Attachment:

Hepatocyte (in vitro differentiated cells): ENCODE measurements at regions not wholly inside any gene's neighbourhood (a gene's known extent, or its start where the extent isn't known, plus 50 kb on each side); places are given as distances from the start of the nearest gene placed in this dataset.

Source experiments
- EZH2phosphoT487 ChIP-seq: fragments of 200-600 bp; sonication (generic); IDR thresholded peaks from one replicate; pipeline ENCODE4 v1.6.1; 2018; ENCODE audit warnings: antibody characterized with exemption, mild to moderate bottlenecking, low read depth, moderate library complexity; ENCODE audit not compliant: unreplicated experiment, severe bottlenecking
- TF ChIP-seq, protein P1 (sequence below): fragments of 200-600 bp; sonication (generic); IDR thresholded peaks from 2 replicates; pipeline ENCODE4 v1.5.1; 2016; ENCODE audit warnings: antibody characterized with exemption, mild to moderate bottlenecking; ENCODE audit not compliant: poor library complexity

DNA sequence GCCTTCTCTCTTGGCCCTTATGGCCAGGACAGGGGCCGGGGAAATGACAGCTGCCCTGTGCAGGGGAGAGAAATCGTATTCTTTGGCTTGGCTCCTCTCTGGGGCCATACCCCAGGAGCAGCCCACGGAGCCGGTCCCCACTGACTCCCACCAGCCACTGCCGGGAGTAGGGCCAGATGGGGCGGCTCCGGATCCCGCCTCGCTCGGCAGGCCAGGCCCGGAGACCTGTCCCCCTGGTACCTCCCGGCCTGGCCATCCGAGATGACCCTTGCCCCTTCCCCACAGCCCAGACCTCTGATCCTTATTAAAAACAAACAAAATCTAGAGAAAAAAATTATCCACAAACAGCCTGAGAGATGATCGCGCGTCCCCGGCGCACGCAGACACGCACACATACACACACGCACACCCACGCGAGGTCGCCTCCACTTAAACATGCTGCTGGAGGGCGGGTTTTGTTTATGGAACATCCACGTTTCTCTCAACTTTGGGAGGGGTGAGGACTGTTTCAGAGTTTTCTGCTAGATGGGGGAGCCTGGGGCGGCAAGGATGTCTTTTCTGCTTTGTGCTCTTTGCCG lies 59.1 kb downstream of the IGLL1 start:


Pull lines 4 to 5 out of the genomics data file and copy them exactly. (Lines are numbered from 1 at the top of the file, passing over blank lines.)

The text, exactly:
- TF ChIP-seq, protein P1 (sequence below): fragments of 200-600 bp; sonication (generic); IDR thresholded peaks from 2 replicates; pipeline ENCODE4 v1.5.1; 2016; ENCODE audit warnings: antibody characterized with exemption, mild to moderate bottlenecking; ENCODE audit not compliant: poor library complexity

DNA sequence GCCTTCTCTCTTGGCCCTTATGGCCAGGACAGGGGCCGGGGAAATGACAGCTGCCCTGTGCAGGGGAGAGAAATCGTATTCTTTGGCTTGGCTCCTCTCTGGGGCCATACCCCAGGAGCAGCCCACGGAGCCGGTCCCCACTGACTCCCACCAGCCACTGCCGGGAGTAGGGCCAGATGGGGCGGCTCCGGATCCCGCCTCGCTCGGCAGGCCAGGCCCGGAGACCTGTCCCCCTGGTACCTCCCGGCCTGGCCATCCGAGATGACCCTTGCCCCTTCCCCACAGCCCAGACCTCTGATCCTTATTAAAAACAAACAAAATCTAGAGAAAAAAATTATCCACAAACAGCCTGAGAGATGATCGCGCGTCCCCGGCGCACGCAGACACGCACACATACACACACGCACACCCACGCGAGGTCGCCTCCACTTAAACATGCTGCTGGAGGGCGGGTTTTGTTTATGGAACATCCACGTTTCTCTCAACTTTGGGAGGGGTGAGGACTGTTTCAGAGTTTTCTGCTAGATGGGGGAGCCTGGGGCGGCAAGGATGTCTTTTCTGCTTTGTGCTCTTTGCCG lies 59.1 kb downstream of the IGLL1 start: